Should race, ethnicity and ancestry be used as universal proxies for genetic, social and socioeconomic issues related to otolaryngology conditions?
Background: Historically, race, ethnicity and ancestry have been associated with otolaryngology conditions such as nasopharyngeal carcinoma, otosclerosis, acoustic neuroma, sickle cell anemia, Burkitt’s lymphoma and skin malignancies. Advances in genetics could help otolaryngologists move beyond these markers and facilitate the development of more exact, tailored therapeutic interventions.
Explore this issue:September 2011
Setting: Division of Otolaryngology, University of Cape Town, South Africa.
Synopsis: For race-based studies to have merit, the authors said the terms “black” and “white” need to be accurately defined and measured. For example, in Africa, people with African features are considered “black.” In New Zealand, the term is applied to Maori and those with aboriginal ancestry. In order for the terms “black” and “white” to be universally applicable, they should be biologically defined, because skin color alone is a poor proxy for a person’s genetic profile. The connection between skin color and ancestry is relatively inaccurate, especially where people of different ancestry have mixed extensively. An analysis of genetic variants has shown that skin color is not associated with the percentage of a person’s recent African ancestors, and most people who classify themselves as African American have some European ancestry.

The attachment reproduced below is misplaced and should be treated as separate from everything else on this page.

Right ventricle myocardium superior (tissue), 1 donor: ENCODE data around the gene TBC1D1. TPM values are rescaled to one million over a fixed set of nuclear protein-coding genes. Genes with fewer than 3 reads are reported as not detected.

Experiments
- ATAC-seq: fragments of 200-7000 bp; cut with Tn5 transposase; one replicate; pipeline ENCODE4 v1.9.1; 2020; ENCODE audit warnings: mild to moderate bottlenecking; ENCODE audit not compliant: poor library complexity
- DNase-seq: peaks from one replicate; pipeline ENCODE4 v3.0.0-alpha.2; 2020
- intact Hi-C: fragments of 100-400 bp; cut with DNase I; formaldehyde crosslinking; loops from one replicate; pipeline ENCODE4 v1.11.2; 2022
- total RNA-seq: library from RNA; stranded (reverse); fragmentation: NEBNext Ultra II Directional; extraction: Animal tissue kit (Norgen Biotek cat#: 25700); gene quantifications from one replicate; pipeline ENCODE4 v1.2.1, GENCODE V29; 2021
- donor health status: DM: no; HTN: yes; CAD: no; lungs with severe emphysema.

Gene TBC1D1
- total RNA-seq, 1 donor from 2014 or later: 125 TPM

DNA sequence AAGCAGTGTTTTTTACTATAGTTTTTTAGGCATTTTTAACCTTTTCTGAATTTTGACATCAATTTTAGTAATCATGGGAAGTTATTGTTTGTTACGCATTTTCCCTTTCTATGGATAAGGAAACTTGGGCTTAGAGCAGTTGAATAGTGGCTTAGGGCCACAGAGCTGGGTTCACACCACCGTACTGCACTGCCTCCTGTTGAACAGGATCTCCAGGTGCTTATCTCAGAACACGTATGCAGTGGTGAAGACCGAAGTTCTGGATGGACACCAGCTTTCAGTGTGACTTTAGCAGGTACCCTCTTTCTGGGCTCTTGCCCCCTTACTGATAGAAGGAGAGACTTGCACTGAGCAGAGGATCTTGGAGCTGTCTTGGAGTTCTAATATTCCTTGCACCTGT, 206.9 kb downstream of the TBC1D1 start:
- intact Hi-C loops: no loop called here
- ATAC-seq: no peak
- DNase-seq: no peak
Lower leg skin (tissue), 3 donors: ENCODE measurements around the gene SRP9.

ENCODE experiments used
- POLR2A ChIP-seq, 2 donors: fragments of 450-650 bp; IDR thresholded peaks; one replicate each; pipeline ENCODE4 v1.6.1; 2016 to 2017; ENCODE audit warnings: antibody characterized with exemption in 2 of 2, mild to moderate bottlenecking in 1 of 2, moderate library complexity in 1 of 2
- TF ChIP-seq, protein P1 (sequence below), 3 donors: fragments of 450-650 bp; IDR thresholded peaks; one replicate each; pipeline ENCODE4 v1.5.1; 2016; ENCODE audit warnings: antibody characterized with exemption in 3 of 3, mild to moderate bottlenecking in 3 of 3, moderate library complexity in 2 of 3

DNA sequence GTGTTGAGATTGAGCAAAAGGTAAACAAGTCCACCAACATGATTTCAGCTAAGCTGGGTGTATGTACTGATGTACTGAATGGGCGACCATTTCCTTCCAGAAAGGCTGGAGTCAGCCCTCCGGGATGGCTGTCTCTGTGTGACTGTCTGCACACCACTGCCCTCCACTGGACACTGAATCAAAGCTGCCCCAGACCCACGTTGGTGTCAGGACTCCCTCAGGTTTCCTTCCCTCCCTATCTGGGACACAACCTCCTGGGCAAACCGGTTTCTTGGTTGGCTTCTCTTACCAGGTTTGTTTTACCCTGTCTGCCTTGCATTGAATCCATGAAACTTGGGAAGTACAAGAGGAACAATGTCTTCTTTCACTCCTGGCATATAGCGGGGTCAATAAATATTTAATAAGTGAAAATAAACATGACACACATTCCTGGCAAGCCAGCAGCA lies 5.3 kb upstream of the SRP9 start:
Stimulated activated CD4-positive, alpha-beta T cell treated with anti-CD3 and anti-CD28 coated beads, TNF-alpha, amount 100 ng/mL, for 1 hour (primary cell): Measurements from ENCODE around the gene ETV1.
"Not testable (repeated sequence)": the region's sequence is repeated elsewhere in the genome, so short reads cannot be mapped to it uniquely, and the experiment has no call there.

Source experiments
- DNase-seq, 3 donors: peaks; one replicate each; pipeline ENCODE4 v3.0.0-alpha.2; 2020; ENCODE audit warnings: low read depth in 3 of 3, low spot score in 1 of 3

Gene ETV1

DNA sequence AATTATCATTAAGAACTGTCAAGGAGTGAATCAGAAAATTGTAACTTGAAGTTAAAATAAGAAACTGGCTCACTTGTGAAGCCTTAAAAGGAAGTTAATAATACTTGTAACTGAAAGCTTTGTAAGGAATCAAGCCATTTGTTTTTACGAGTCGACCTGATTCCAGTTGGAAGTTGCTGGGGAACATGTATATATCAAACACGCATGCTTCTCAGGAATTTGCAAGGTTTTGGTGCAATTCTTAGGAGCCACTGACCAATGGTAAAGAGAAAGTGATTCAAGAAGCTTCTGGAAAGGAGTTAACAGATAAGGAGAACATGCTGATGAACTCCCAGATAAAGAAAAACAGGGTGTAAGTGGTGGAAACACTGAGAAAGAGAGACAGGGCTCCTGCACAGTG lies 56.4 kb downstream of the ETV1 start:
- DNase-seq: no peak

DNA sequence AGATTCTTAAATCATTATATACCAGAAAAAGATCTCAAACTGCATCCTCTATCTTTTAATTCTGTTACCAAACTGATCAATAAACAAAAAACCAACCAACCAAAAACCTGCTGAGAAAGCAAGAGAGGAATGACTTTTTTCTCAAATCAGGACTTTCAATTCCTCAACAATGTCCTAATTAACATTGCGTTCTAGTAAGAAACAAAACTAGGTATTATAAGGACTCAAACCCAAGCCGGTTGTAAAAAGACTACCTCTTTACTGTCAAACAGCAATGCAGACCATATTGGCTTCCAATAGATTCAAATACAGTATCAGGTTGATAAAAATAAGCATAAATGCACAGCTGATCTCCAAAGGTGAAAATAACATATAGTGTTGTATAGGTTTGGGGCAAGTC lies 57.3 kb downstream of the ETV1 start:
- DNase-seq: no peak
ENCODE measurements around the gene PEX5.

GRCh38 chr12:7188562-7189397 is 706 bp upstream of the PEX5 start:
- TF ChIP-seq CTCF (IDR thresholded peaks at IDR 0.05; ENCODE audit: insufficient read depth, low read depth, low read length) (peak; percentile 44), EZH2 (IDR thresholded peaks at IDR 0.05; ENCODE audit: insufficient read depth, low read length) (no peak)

Bottom line: Race, ethnicity and ancestry are inadequate universal proxies for genetic, social and socioeconomic issues.
Citation: Fagan JJ, Fagan FJ. Is otolaryngology black and white? Laryngoscope. 2011;121(9):1826-1827.
—Reviewed by Sue Pondrom